A couple of pearls we gleaned from two and a bit days on Hanoi:
- You are going to be sweaty, pretty much all of the time. Accept this and move on – everyone else is too. The humidity can be slightly intimidating at first, but persevere. After one day you’ll be so in love with the city, you’ll forget it’s a bit of a steam room (almost). For a short burst of relief, shops with air conditioning and open doors are well worth slowing down for. It is totally OK to feign interest in expensive designer jewellery as well, just to stand in their ice cold shop for five minutes (they’re situated on Lý Thái Tổ in the French quarter, just saying).
- Eat and drink where the locals are. Street food is amazing in Hanoi and dead cheap. From pho bo to fried sesame doughnuts, you can eat all day for next to nothing. One of our best experiences was a street barbecue; choose your meat, fish veg skewers and they’re grilled right in front of you, then they’re brought over to your hot plate. You couldn’t get fresher food, and seriously tasty! We tended to avoid establishments overly-full with tourists or too keen to bring in – we’d much rather they were busy serving locals and regulars than hawking beer to us – it’s generally a good indicator of their standard.
- If you’re able, walk everywhere. So much of Hanoi’ s charm is in its hustle and bustle – dodging mopeds, peering down alleyways, meandering towards your intended destination, stumbling upon hidden temples and new commercial streets. You’ll be constantly harangued by cyclo, xe om and taxi drivers offering you a quick and cheap lift, but with a map and an early start you can cover the majority of central Hanoi in a few days.
- Visit Ho Chi Minh’s Mausoleum. There’s not much info about the man (unless you go to the museum, in which case there’s even less and it’s all bit propaganda-ish, and Vietnam’s best pal Russia features heavily, which is not surprising seeing as they helped build it – but there are some interesting photos from the Indo-China and Vietnam War) but it’s worth popping in even if it’s just for the freezing air-conditioning. Well it has to be pretty cold to preserve a 44 year old mummy…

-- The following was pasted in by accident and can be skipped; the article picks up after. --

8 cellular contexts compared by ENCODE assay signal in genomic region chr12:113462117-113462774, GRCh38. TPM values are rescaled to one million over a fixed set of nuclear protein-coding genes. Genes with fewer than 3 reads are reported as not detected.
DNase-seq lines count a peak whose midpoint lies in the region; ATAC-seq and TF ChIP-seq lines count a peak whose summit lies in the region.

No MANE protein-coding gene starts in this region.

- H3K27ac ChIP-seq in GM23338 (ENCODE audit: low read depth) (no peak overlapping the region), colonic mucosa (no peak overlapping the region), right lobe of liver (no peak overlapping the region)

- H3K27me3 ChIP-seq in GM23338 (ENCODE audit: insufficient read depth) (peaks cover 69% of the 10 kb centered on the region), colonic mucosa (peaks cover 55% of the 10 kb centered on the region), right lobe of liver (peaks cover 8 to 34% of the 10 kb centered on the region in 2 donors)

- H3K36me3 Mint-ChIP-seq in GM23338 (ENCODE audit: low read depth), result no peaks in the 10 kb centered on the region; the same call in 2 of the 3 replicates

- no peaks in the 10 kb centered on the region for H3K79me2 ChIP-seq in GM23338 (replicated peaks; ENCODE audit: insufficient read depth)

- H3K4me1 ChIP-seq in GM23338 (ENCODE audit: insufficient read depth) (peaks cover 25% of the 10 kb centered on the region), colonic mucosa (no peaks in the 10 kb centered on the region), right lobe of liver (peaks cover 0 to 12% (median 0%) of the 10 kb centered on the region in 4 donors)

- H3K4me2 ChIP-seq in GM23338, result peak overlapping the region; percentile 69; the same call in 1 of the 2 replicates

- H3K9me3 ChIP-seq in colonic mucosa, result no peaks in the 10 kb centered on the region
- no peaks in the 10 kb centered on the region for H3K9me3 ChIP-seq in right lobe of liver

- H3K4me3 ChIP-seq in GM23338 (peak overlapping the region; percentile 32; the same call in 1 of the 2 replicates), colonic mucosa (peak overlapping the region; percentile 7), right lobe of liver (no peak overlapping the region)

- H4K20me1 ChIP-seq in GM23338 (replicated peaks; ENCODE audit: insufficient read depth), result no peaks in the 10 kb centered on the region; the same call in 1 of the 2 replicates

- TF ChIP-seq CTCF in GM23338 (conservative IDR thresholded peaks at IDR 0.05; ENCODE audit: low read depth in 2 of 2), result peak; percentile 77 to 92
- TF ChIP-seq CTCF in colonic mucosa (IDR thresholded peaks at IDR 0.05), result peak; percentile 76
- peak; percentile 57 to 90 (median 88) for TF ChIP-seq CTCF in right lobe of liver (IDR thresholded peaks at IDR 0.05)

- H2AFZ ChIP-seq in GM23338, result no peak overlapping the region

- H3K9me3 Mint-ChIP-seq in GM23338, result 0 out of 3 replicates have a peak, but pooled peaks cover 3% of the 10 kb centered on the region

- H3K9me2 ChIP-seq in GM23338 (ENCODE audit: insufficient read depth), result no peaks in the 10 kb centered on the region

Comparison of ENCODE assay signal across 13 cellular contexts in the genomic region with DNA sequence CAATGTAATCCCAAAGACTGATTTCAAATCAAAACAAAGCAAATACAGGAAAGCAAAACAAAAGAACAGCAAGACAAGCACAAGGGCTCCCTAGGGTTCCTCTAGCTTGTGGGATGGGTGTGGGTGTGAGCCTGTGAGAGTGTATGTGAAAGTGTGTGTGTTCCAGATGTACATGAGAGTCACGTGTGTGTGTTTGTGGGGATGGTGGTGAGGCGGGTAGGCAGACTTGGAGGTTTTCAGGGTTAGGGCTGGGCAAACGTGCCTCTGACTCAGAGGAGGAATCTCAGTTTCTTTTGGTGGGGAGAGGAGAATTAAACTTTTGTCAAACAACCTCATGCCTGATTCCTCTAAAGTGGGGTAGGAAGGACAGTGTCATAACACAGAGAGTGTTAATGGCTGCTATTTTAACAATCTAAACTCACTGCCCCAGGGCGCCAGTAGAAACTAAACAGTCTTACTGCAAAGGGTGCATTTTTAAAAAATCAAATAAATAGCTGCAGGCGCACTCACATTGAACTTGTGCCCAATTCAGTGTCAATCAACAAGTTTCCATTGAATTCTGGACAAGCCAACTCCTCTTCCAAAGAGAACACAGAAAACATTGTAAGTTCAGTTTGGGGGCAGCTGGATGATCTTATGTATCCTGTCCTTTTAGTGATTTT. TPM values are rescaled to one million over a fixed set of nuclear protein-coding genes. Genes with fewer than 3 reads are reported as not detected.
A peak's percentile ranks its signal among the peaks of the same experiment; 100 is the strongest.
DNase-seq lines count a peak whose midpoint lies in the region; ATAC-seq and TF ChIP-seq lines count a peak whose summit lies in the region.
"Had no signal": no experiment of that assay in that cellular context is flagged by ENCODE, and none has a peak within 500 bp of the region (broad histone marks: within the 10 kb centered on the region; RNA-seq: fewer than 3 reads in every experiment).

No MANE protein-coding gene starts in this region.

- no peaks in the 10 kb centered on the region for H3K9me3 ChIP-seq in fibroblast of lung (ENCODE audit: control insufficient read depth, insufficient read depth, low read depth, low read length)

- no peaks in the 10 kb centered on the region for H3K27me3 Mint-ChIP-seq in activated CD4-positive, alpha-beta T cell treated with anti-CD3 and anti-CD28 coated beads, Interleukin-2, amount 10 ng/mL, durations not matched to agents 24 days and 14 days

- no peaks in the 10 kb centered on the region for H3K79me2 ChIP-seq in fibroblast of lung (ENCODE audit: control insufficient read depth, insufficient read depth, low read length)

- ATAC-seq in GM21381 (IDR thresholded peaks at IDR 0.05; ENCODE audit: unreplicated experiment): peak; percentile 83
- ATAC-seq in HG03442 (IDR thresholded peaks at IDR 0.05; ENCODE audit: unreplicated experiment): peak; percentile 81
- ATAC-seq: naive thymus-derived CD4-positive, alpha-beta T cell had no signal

- Just go for it when crossing the road. The traffic is crazy, but if you stride out with purpose they will swerve to let you cross, promise. Otherwise you’ll be waiting for a gap in the traffic for a long time. Besides, you’re not exactly safe on the pavements either – if they don’t like the direction the traffic is moving in on a one way street they will mount the pavement to go the opposite way.
- Have a foot massage. All that walking will take it’s toll on your poor pins, so for about 190,000 VND (£5/$9) you can have a 60 minute foot massage, including a little bit of love for your arms, hands and legs too. You’ll feel like you’re floating and the bustle will seem slightly less stressful. We suggest you float your way to the nearest bia hoi station.
- When it rains, go for a beer. Nevermind the Vietnamese ladies touting ponchos and over-priced umbrellas, pull up a miniature red plastic stool and ask for bia hoi, local beer in Hanoi that costs 5,000 VND per half pint (23 ¢/15p). The rain usually only lasts for about an hour and it’s a good chance to people watch.
- Know the name and address of your hotel and fix the price with your driver before you get in a taxi at the airport. Luckily we did, so when he tried to drop us off at another hotel, which he assured us was very nice and belonged to a friend, we were able to get out a sheet of paper with the name and address of our hotel and tell him no, take us to the right place, please and thank you. Taxis in general, be careful.
- Get a local map from your hostel or hotel. We found the maps in guide books were generally in accurate and didn’t give us all the cool side streets that most of the good stuff was on. They’re also easier to fold up and stick in your pocket.
- Avoid Ma May street – it’s backpacker central so you pay over the odds for everything and most places have free WiFi all over the city. Only reasons to head, there, the Heritage House (number 87) and to find a decent tour operator for trips to Halong and the like.
PS. It’s totally cool to sleep wherever you want, so when nap time calls, just find a spot and bed down.